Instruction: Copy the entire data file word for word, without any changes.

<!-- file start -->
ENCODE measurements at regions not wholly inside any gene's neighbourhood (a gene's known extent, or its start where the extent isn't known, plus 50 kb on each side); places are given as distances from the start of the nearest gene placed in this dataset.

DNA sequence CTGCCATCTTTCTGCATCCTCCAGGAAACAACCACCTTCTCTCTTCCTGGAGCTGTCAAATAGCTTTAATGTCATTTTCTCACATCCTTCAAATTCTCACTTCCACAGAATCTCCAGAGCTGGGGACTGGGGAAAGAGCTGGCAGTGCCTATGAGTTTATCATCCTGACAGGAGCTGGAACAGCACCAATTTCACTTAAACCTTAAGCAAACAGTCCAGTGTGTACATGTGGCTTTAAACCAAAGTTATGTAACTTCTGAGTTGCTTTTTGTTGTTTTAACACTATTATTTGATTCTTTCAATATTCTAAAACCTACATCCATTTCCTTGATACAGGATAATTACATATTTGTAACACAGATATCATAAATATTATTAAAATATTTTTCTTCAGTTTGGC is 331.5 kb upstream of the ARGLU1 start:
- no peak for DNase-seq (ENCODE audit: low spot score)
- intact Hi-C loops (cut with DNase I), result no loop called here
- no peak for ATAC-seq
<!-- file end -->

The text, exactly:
ENCODE measurements at regions not wholly inside any gene's neighbourhood (a gene's known extent, or its start where the extent isn't known, plus 50 kb on each side); places are given as distances from the start of the nearest gene placed in this dataset.

DNA sequence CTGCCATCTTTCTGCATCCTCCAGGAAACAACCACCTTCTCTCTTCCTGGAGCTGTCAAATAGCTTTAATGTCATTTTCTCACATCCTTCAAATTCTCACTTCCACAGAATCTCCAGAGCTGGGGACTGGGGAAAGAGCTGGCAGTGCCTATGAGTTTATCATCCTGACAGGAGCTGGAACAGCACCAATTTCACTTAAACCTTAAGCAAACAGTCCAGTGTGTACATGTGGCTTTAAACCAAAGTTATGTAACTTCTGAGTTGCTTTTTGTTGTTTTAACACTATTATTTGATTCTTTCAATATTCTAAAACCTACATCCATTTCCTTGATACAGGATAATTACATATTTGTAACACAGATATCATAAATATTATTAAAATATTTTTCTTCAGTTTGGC is 331.5 kb upstream of the ARGLU1 start:
- no peak for DNase-seq (ENCODE audit: low spot score)
- intact Hi-C loops (cut with DNase I), result no loop called here
- no peak for ATAC-seq